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|Gossip in P&P: Ch.49-52
Written by Line
(5/13/2010 1:19 p.m.)
- "I will go to Meryton," said (Mrs. Bennet), "as soon as I am dressed, and tell the good, good news to my sister Phillips. And as I come back, I can call on Lady Lucas and Mrs. Long... Oh! here comes Hill! My dear Hill, have you heard the good news? Miss Lydia is going to be married..."
- The good news quickly spread through the house, and with proportionate speed through the neighbourhood. It was borne in the latter with decent philosophy. To be sure, it would have been more for the advantage of conversation had Miss Lydia Bennet come upon the town; or, as the happiest alternative, been secluded from the world, in some distant farm house. But there was much to be talked of in marrying her; and the good-natured wishes of her well-doing which had proceeded before from all the spiteful old ladies in Meryton, lost but little of their spirit in this change of circumstances, because with such an husband her misery was considered certain. (This shows the nasty side of gossip, doesn't it, even while being funny! - L.)
- Lydia: "Oh! mamma, do the people here abouts know I am married to-day? I was afraid they might not; and we overtook William Goulding in his curricle, so I was determined he should know it, and so I let down the side-glass next to him, and took off my glove and let my hand just rest upon the window-frame, so that he might see the ring; and then I bowed and smiled like anything."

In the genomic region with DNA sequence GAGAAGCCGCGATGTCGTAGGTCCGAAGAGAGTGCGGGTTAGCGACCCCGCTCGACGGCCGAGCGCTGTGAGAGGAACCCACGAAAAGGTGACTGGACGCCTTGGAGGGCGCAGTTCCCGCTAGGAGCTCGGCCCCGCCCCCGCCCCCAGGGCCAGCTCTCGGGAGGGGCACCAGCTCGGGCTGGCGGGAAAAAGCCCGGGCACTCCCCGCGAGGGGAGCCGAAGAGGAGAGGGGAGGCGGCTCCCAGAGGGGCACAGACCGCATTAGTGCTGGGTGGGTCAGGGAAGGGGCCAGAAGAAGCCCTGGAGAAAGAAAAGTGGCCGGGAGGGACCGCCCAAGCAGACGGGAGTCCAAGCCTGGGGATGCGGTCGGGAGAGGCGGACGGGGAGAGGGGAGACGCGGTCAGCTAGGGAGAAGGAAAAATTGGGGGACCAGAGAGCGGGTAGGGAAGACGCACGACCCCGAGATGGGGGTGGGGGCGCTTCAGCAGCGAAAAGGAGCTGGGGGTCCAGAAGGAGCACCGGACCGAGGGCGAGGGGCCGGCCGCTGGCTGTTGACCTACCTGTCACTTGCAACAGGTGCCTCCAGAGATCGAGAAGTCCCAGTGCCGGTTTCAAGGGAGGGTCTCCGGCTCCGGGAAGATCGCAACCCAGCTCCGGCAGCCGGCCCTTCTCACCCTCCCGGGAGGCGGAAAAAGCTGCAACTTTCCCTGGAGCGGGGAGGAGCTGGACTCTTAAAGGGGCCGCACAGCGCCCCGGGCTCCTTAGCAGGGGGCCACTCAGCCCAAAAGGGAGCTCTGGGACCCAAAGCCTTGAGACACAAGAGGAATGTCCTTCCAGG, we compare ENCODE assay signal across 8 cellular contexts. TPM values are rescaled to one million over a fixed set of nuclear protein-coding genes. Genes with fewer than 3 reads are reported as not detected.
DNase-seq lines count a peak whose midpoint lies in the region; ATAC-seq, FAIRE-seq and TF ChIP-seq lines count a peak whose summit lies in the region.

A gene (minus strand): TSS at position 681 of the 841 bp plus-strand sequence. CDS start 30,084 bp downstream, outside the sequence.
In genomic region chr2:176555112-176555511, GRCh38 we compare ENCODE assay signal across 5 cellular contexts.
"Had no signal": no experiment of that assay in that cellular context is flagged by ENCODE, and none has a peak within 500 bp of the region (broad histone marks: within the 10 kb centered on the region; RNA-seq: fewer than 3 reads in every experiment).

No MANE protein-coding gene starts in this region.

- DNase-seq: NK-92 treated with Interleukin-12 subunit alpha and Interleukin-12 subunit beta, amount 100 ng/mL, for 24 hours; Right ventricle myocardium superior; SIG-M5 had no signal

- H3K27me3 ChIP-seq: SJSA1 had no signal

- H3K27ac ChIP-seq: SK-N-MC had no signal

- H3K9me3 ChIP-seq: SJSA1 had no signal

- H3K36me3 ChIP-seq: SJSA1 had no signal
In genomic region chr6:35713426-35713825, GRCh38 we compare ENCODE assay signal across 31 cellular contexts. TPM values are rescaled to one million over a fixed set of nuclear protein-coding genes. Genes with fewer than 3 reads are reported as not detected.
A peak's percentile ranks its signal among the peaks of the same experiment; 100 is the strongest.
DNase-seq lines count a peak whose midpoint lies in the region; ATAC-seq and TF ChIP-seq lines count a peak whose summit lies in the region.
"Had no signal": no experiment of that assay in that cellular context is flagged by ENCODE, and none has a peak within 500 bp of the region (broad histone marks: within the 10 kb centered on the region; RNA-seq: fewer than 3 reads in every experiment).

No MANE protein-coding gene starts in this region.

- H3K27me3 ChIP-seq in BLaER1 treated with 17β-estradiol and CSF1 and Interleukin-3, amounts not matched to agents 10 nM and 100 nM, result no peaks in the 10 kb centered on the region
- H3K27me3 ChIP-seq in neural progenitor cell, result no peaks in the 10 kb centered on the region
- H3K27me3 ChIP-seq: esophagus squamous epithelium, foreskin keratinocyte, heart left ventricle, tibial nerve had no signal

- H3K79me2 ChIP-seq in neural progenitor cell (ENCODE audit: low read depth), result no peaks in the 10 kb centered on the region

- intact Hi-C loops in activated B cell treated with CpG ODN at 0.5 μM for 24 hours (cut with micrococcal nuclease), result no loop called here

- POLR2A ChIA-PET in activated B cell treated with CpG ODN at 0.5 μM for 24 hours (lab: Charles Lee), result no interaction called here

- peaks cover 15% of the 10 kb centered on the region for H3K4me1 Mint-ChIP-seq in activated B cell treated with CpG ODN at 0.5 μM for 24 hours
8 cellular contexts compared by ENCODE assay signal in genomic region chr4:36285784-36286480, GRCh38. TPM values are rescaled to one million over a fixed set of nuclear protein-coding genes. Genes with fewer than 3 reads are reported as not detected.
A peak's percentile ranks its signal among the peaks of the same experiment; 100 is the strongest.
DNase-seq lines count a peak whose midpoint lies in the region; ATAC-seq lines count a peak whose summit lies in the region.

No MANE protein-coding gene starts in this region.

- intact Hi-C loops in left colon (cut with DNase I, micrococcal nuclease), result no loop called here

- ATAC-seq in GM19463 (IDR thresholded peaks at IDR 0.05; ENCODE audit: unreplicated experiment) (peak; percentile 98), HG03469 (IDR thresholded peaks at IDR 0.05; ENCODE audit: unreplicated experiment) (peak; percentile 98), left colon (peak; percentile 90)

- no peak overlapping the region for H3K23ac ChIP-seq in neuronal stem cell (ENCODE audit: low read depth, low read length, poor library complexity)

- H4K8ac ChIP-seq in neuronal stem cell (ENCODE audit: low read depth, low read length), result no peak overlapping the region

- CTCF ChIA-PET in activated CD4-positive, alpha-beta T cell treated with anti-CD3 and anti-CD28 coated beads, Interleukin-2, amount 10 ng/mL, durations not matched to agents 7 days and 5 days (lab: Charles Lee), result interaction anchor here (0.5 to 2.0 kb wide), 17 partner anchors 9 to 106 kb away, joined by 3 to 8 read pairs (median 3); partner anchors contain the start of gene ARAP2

- (Lydia) went after dinner to shew her ring, and boast of being married, to Mrs. Hill and the two housemaids. (These two examples are not gossip as such, but we know what's going to happen next, and why Lydia made sure that William Goulding saw her ring! - L.)
- Lydia: "...if (Uncle Gardiner) had been prevented going, the wedding need not be put off, for Mr. Darcy might have done as well."
- Elizabeth to Wickham: "(Mrs. Reynolds said) that you were gone into the army, and, she was afraid, had -- not turned out well. At such a distance as that, you know, things are strangely misrepresented."
- Elizabeth was now most heartily sorry that she had, from the distress of the moment, been led to make Mr. Darcy acquainted with their fears for her sister; for since her marriage would so shortly give the proper termination to the elopement, they might hope to conceal its unfavourable beginning from all those who were not immediately on the spot.
She had *no fear* of its spreading farther through his means. There were few people on whose secrecy she would have more confidently depended.
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